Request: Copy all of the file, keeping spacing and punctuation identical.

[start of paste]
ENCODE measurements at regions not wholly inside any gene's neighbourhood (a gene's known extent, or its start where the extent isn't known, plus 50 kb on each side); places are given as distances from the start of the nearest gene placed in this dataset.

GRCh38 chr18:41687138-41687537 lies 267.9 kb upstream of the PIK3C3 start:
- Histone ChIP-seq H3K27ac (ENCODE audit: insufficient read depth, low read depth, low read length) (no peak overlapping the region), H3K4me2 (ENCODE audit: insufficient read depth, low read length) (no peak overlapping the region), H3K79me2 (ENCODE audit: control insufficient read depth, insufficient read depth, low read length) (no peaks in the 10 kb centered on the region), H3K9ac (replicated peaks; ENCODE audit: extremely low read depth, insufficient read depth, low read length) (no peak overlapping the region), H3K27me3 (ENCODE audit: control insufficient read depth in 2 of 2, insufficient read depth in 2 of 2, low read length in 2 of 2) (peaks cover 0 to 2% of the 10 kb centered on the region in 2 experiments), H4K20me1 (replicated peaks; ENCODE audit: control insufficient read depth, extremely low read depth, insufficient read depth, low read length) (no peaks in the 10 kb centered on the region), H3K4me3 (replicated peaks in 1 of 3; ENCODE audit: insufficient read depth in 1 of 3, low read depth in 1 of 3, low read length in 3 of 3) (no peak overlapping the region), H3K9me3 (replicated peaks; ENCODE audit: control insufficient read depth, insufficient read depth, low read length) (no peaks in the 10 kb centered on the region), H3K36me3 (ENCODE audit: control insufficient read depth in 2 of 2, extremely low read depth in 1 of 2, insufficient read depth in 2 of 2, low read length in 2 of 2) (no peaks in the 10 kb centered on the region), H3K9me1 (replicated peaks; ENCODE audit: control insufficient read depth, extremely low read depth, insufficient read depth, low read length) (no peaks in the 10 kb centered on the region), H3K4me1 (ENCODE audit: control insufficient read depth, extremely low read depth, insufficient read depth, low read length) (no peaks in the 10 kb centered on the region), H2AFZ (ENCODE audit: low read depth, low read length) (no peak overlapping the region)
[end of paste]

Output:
ENCODE measurements at regions not wholly inside any gene's neighbourhood (a gene's known extent, or its start where the extent isn't known, plus 50 kb on each side); places are given as distances from the start of the nearest gene placed in this dataset.

GRCh38 chr18:41687138-41687537 lies 267.9 kb upstream of the PIK3C3 start:
- Histone ChIP-seq H3K27ac (ENCODE audit: insufficient read depth, low read depth, low read length) (no peak overlapping the region), H3K4me2 (ENCODE audit: insufficient read depth, low read length) (no peak overlapping the region), H3K79me2 (ENCODE audit: control insufficient read depth, insufficient read depth, low read length) (no peaks in the 10 kb centered on the region), H3K9ac (replicated peaks; ENCODE audit: extremely low read depth, insufficient read depth, low read length) (no peak overlapping the region), H3K27me3 (ENCODE audit: control insufficient read depth in 2 of 2, insufficient read depth in 2 of 2, low read length in 2 of 2) (peaks cover 0 to 2% of the 10 kb centered on the region in 2 experiments), H4K20me1 (replicated peaks; ENCODE audit: control insufficient read depth, extremely low read depth, insufficient read depth, low read length) (no peaks in the 10 kb centered on the region), H3K4me3 (replicated peaks in 1 of 3; ENCODE audit: insufficient read depth in 1 of 3, low read depth in 1 of 3, low read length in 3 of 3) (no peak overlapping the region), H3K9me3 (replicated peaks; ENCODE audit: control insufficient read depth, insufficient read depth, low read length) (no peaks in the 10 kb centered on the region), H3K36me3 (ENCODE audit: control insufficient read depth in 2 of 2, extremely low read depth in 1 of 2, insufficient read depth in 2 of 2, low read length in 2 of 2) (no peaks in the 10 kb centered on the region), H3K9me1 (replicated peaks; ENCODE audit: control insufficient read depth, extremely low read depth, insufficient read depth, low read length) (no peaks in the 10 kb centered on the region), H3K4me1 (ENCODE audit: control insufficient read depth, extremely low read depth, insufficient read depth, low read length) (no peaks in the 10 kb centered on the region), H2AFZ (ENCODE audit: low read depth, low read length) (no peak overlapping the region)